What A Contagion Can Instruct?

Coronavirus pandemic has proven itself a giant catastrophe. Emerging from a handful of cases in China, it has marred the whole globe irrespective of how mighty states are.

By Umar Bin Farooq

Coronavirus pandemic has proven itself a giant catastrophe. Emerging from a handful of cases in China, it has marred the whole globe irrespective of how mighty states are. Apex economies faced a halt and fiscal recession. Abysmal public health measures worsened it more. Around 70 percent of the world’s population confronted lockdown. Death toll brutally soared and destruction was indecisive.


Amid this pandemic, speculations regarding the ravages are still being anticipated. The wrath of this outbreak has disturbed the world order. Factories, universities, borders, and airports were closed and people were made confined to their homes for few months. Such unprecedented measures were carried timely in some states and ebb of reported cases had been recorded there. But still, it has ravaged some mighty states. Many employees or daily wagers lost their jobs and thus raising the spectre of widespread turmoil. Analysts have evaluated that the pandemic in itself is an equalizer as well as a weak up call. Dreaming of the world post-pandemic is key in ensuring that we should change for the better, not for the worst.


We need to set our priorities. Primary health care should be of apex prominence. We haven’t faced such a paramount public health emergency before. People should use it as a strong justification for health security. The former US President Donald Trump fuelled this stance by admitting the fact that the coronavirus attack was worse than Pearl Harbor and 9/11. Governments must ratchet up and deploy their hospitals to cope with such a health crisis. Sadly, the outbreak has undermined our health sector. In Pakistan, at the peak of 1st wave, there were just 3,800 ventilators out of which 2,000 were privately owned. Considering the surge of reported cases, these critically fewer numbers were not sufficient to support us. We must put our footings in wartime for the build-up of a stockpile of protective gear like personal protective equipment and ventilators. Another sorrowful moment was the inadequacy of quality face masks for our front-line workers. Markets were enriched with pirated and high-priced N 95 masks, thus putting health professionals in danger. The budgetary portion for the health sector, which is regrettably 1.7 percent of our GDP, should be boosted. Unveiling a fun fact that one leopard23 battle tank costs the same amount of money that can produce 440 ventilators. Yet, the ministry of science and technology and other stakeholders deserve admiration for their eleventh-hour contribution.


Coronavirus pandemic has raised the need for digitalization as a doctrine of necessity. The physical world is decimating and the digital world is thriving. In the post-pandemic world, digitalization will be ubiquitous as it is now. Previously, people behaved cynically or reluctantly to use technology. But now the scenario has changed. Universities have shifted their paradigm to online classes via zoom or google meet. Offices all over the globe permitted their employees to work from home. Silicon Valley will siege us and we have to increased dependence on technology which may have grave consequences. The majority of the people will lose jobs by the blessing of this automation in the industrial sector. It can also put our privacy at stake and more cybersecurity threats will prevail. The administration is going to indulge itself more in personal lives. More surveillance could be seen and thus technocratic authoritarian model will deepen its root.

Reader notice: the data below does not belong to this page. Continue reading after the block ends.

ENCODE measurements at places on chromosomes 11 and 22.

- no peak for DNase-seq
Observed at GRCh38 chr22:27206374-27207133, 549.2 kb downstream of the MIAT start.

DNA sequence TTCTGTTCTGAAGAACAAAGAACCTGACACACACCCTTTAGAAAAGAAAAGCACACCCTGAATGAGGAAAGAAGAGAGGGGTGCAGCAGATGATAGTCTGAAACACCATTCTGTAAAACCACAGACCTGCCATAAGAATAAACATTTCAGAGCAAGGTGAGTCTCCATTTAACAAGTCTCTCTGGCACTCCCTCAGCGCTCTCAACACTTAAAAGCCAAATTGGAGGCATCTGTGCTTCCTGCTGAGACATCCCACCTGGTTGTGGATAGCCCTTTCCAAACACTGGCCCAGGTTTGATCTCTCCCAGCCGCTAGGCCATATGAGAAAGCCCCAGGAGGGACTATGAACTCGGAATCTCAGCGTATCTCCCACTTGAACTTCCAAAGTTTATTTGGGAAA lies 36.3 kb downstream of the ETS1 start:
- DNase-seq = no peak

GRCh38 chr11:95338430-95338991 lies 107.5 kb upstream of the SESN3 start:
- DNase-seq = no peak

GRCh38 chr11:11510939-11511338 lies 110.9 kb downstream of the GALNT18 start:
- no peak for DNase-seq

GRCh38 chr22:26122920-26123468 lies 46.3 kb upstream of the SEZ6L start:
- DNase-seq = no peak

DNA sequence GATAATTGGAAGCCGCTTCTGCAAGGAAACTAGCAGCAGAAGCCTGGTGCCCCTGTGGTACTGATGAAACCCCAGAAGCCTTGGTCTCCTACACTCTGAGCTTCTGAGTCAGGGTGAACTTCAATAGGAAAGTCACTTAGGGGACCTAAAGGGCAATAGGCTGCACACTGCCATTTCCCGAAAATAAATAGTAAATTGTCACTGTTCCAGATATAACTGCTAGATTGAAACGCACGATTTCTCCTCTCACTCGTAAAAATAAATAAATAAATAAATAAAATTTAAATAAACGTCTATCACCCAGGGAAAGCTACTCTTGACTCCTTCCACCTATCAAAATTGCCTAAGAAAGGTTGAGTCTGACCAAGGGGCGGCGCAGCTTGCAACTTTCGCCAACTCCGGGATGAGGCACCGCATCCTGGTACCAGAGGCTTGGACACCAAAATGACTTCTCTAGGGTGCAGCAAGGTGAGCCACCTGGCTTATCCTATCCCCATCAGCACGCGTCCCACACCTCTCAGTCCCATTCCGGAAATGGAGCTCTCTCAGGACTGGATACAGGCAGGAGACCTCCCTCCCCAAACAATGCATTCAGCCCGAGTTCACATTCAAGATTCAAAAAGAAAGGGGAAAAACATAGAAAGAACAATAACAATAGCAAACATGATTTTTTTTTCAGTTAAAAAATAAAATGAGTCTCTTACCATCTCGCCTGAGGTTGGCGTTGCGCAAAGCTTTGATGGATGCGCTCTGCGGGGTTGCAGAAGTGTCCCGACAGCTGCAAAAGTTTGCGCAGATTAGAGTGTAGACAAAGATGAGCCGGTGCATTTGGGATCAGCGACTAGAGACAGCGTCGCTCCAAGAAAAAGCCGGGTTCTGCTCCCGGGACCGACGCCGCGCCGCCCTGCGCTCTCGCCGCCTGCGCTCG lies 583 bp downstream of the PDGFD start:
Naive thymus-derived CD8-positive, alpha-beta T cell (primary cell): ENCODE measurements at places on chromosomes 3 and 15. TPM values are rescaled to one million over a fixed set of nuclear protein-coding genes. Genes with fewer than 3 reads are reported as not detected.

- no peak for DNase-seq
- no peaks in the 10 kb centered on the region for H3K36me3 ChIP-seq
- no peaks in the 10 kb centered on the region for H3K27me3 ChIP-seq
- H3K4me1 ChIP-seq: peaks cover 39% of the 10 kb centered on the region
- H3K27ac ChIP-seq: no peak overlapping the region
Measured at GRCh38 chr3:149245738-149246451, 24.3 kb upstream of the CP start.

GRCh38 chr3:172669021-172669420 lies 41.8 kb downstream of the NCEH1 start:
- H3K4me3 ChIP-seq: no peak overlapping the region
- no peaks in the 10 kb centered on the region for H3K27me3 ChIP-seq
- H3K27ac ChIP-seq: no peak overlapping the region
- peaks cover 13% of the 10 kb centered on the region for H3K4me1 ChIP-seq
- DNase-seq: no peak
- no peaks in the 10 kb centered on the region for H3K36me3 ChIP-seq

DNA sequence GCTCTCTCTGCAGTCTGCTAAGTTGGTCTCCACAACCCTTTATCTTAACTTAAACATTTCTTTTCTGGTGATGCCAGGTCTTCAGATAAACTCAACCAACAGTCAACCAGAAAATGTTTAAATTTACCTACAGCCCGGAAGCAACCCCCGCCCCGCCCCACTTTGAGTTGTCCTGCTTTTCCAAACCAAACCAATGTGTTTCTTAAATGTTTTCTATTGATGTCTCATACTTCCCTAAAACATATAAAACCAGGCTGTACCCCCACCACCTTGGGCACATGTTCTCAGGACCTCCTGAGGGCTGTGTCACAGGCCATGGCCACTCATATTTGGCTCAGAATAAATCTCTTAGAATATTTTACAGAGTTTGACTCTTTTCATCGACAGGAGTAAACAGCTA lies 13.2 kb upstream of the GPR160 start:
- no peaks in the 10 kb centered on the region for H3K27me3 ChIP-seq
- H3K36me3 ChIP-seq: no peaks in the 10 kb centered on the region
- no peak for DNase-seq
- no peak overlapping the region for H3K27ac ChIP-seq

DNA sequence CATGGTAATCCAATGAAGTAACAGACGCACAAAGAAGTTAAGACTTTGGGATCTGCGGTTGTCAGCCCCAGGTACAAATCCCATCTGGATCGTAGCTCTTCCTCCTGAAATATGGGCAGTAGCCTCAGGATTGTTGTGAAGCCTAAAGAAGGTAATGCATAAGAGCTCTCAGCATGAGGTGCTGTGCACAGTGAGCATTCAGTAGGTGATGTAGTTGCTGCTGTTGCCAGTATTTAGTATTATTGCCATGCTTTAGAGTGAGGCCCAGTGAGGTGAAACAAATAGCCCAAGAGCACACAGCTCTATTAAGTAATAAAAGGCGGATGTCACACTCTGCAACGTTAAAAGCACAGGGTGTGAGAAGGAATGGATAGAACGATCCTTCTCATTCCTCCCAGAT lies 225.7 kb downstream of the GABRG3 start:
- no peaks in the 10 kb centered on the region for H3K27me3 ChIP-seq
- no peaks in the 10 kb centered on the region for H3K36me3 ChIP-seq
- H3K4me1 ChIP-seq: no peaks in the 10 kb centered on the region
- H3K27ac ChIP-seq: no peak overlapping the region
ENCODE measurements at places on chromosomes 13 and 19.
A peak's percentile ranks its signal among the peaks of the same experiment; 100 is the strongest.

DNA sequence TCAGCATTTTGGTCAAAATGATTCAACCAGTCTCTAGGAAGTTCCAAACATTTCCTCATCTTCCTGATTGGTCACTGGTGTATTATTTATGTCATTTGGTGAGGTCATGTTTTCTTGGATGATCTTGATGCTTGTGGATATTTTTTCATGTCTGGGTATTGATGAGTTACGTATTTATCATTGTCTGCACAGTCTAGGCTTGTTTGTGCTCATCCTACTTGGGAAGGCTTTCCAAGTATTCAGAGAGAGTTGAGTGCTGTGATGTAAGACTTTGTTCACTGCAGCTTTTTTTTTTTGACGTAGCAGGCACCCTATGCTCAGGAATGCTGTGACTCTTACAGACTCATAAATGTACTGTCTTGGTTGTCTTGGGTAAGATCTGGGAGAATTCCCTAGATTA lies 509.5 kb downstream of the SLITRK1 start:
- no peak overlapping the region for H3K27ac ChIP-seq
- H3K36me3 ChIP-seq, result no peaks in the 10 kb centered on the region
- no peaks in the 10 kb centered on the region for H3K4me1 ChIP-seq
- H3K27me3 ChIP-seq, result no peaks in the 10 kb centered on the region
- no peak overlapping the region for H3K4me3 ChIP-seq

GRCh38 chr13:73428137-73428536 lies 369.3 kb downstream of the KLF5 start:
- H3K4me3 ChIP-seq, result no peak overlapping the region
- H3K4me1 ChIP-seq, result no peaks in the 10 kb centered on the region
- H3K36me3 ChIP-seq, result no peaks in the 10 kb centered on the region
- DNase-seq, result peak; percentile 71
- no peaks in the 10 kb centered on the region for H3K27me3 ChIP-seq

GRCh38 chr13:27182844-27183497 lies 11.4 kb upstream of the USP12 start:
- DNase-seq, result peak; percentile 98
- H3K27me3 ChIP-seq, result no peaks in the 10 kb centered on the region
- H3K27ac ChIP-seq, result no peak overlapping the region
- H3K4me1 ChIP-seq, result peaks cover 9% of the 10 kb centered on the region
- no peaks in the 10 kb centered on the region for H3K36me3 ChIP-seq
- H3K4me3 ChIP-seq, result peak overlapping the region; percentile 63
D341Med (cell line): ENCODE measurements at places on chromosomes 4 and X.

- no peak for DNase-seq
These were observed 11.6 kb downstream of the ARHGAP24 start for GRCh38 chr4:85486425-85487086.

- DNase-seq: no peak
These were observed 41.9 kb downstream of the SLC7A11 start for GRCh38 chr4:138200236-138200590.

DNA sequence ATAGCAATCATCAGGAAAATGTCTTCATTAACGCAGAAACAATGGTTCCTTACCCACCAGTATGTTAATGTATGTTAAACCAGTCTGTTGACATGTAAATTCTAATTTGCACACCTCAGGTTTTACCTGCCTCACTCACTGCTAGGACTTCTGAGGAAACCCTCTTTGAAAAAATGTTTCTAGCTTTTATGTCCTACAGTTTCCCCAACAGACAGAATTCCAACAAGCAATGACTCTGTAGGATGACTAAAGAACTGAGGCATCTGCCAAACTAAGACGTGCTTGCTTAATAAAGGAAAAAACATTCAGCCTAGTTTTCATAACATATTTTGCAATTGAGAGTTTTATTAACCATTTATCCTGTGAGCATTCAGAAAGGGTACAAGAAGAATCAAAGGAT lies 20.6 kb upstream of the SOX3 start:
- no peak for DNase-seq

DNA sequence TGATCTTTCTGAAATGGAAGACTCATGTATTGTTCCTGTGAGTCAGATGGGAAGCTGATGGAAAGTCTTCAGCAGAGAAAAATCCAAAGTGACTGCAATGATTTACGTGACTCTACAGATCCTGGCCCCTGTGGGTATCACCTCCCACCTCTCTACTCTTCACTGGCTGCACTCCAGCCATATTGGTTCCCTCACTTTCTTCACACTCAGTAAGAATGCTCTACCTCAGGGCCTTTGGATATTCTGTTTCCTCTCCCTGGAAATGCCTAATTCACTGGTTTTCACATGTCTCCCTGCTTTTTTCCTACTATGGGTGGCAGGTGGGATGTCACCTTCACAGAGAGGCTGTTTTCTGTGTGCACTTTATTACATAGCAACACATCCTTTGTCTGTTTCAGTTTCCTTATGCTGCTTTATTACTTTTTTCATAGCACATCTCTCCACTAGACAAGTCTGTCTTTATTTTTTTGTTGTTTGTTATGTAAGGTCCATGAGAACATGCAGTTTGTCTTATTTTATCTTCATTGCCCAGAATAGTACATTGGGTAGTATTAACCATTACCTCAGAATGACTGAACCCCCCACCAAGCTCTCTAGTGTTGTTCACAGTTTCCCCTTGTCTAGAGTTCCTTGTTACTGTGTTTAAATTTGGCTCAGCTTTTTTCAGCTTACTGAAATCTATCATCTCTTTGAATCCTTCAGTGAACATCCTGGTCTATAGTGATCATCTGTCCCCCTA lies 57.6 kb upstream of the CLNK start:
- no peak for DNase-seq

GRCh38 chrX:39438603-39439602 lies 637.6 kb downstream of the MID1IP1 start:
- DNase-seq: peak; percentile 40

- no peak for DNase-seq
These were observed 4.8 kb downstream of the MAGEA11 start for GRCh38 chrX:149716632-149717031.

The outbreak has attacked at a time when the international as well as national system is less immune and badly compromised. Layers of changes are obvious to occur. Less international cooperation can be an outcome and a wave of nationalism can prevail, thus forcing nations to remain stick to their objectives. On the flip side, “fair share” in this crisis can bring prosperity. The global health emergency can last for a few years and countries will strive hard to flatten the curve of new infections. But it’s a timebomb ticking in the world’s forgotten places. To overcome this situation, the global supply chain must be revived. Countries with leaky health systems must be assisted with ventilators and other necessary equipment. Such outbreaks in near future can be more calamitous. An inflexible attitude like, “what can’t be cured, must be endured” can no longer save us.


Another terrific challenge is to cope with vaccine deniers. It’s a flash of embarrassment that a major chunk of our society is involved in an organized campaign against COVID-19 vaccination derive. Despite massive media commercials, we are lagging behind and only six million have been vaccinated so far. Such low numbers are a clear manifestation of the community’s stubbornness. This mindset can bring us greater threats and, God forbids, any wave can hit us severely.
To put it all in a nutshell, the key to cope with such disasters isn’t purely dependent on our national efforts but there is room for international cooperation. We also need to change our social norms and ethics. Ignoring the guides by health officials can bring deadly consequences. Conferring to Yuval Harari, the antidote to a pandemic isn’t segregation but rather cooperation. Moreover, each country’s health system must be revisited. Primary health care must be a priority for our government too. Sooner or later, the storm will surpass, humanity will survive. Many of us will still live a zealous life but collective actions are much needed. Get ready for a reshaped world!

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